Oh! How I Hate to Get Up in the Morning, 1918
Irving Berlin, 1888-1989 (Composer and Lyricist); Eddie Cantor, 1892-1964 (Performer); Waterson, Berlin & Snyder Co., New York, NY (Publisher)
Song Sheet, lithograph on paper
On loan from the Joseph M. Bruccoli Great War Collection, Irvin Department of Rare Books and Special Collections, University of South Carolina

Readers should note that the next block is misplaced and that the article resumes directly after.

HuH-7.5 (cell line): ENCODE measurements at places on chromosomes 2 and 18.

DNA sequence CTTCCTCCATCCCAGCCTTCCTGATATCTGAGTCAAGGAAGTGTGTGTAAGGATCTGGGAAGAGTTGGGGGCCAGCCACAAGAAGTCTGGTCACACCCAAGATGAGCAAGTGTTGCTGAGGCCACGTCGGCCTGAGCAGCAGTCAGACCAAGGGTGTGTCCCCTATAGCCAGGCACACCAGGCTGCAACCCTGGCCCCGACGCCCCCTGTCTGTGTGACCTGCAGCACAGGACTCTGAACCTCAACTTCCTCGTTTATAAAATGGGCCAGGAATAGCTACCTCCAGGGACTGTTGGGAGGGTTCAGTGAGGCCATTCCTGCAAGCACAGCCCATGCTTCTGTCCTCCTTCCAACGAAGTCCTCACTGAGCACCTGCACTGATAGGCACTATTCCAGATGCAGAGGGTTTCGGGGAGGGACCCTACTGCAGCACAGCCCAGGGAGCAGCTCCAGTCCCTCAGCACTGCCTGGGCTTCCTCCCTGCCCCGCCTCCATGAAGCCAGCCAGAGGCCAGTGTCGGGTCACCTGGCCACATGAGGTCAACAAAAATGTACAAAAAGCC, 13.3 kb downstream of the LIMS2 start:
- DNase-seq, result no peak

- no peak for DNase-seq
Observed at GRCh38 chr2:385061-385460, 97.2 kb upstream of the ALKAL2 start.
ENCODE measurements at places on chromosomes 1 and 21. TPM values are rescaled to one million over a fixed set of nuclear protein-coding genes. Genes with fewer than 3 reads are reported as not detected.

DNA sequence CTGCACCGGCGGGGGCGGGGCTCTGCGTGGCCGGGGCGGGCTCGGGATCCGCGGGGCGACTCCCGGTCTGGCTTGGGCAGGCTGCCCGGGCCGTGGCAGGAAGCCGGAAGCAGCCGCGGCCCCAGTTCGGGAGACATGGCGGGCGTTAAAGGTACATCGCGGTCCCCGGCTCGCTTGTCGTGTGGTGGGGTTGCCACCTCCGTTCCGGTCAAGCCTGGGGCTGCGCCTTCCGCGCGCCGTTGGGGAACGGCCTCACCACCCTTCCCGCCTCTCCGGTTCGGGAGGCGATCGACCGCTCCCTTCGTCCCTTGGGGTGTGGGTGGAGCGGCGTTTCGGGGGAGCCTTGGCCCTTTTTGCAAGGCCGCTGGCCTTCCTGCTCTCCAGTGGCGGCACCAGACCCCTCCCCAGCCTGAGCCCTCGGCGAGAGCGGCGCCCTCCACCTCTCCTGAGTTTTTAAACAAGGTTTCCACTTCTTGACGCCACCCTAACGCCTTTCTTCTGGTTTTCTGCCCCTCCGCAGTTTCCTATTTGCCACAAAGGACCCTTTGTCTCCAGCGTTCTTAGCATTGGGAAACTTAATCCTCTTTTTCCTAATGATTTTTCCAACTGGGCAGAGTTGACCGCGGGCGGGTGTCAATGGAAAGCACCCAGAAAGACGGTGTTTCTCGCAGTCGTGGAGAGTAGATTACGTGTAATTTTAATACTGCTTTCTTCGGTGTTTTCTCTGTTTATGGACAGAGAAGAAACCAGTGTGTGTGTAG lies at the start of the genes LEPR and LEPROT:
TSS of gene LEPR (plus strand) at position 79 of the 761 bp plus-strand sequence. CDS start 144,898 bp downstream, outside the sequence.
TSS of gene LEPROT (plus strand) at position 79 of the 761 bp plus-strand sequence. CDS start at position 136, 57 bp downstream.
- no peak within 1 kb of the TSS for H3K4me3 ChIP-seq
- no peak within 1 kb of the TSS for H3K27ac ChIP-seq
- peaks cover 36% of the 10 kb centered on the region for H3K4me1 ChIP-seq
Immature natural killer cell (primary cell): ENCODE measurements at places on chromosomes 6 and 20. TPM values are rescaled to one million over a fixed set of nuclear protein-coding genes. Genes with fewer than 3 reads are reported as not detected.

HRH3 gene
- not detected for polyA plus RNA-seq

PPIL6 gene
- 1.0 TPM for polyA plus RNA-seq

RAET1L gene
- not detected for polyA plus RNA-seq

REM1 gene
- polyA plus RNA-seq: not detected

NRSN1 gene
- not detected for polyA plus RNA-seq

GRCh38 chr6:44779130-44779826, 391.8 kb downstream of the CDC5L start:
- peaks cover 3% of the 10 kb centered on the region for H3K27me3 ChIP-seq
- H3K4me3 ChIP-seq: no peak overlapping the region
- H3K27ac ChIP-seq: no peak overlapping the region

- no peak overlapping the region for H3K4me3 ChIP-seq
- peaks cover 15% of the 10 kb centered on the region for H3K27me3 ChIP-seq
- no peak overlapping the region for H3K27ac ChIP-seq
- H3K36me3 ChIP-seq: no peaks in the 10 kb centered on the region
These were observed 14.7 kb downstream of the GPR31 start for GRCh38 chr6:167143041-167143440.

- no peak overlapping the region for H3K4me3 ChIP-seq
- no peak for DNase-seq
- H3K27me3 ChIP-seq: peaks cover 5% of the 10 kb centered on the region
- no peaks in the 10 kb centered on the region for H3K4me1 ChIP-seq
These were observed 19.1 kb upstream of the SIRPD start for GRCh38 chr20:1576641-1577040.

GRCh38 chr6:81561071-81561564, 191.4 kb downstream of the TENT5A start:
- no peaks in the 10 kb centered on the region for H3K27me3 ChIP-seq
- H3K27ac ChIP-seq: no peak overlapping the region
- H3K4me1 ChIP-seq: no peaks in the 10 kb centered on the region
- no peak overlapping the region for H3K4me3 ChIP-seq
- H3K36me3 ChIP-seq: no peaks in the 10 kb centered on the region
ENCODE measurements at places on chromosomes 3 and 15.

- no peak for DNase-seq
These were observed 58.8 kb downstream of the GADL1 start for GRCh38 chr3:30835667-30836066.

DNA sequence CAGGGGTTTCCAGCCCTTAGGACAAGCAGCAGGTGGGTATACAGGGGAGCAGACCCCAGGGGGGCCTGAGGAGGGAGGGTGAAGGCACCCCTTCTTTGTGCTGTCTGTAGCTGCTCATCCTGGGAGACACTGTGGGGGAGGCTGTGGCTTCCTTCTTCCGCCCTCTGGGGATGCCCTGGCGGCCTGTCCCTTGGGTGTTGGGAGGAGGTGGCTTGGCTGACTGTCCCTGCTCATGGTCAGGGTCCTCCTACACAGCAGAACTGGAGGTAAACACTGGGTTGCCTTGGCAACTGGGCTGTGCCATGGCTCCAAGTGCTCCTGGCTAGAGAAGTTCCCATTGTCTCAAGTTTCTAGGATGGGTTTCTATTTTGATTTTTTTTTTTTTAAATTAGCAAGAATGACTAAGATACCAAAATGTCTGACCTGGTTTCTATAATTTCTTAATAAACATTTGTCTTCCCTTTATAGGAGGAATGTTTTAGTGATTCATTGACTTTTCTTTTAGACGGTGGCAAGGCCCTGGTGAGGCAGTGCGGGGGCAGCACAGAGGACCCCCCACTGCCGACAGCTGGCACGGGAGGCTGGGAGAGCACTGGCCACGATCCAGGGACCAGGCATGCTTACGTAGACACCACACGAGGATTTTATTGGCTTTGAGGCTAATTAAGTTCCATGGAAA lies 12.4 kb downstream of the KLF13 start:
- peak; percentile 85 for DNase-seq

“There were a lot of things about army life I didn’t like, and the thing I didn’t like most of all was reveille. I hated it. I hated it so much that I used to lie awake at nights thinking about how much I hated it.” So said songwriting icon Irving Berlin of the army’s morning wake-up call, reveille. Such contempt drove Berlin to write this song for his wartime musical Yip Yap Yaphank. The song became wildly popular for soldiers and citizens alike for its lighthearted jabs at structured military life. Unlike other WWI songs, it was not about patriotism, or war bonds, or the Kaiser. It was simply about how a soldier hated reveille so much he wanted to “murder the bugler” (actual lyric). Irving Berlin is best known for writing God Bless America, one of America’s greatest songs of patriotism. Though written in 1918, God Bless America did not become popular until 1938.